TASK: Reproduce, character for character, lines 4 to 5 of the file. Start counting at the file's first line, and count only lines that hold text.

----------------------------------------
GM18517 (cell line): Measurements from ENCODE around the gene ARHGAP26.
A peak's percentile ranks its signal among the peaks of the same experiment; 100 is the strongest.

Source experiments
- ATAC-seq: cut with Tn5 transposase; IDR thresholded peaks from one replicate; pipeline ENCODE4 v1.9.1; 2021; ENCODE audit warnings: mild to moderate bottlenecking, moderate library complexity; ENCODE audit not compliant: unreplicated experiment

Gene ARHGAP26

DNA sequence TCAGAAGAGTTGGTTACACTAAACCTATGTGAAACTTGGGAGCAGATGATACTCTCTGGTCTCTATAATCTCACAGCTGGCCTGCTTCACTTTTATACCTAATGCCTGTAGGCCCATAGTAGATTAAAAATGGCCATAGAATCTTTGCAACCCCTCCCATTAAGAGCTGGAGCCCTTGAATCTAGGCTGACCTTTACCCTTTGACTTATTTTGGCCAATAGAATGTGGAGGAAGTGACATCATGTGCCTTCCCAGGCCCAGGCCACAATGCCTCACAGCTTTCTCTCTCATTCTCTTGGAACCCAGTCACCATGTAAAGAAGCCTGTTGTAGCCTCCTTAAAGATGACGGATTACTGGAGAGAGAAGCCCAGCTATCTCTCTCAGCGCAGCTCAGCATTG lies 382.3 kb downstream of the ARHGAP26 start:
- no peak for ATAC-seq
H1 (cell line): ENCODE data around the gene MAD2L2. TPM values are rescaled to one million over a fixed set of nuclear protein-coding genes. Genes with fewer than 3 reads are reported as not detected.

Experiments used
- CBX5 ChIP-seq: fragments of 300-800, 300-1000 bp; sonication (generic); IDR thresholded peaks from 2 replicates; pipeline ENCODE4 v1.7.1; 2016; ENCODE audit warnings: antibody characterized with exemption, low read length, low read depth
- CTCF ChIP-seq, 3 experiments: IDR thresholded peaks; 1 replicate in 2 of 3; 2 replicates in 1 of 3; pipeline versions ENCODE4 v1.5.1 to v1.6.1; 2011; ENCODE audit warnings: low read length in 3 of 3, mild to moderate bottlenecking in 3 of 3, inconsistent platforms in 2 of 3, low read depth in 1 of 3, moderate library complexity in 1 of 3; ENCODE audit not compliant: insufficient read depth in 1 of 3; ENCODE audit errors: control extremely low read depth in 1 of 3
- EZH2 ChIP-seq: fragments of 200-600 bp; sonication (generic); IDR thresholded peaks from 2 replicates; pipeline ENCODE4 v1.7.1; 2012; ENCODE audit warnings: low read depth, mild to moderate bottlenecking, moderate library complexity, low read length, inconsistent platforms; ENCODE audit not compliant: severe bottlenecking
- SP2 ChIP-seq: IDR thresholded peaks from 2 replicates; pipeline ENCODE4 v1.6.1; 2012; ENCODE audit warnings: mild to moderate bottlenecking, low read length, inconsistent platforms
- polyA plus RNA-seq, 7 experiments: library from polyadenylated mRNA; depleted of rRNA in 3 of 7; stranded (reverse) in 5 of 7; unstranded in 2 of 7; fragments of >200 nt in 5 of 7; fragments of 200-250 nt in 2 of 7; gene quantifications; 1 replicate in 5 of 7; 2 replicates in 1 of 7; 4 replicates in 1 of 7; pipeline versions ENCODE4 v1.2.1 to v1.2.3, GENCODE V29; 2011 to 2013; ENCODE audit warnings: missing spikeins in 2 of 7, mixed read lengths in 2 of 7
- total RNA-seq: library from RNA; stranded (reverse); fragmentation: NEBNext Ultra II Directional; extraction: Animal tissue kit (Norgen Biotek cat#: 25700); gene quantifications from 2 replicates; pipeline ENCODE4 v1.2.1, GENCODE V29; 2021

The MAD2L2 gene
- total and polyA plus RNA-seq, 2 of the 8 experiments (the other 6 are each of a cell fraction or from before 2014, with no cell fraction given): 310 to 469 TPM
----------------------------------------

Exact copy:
- ATAC-seq: cut with Tn5 transposase; IDR thresholded peaks from one replicate; pipeline ENCODE4 v1.9.1; 2021; ENCODE audit warnings: mild to moderate bottlenecking, moderate library complexity; ENCODE audit not compliant: unreplicated experiment

Gene ARHGAP26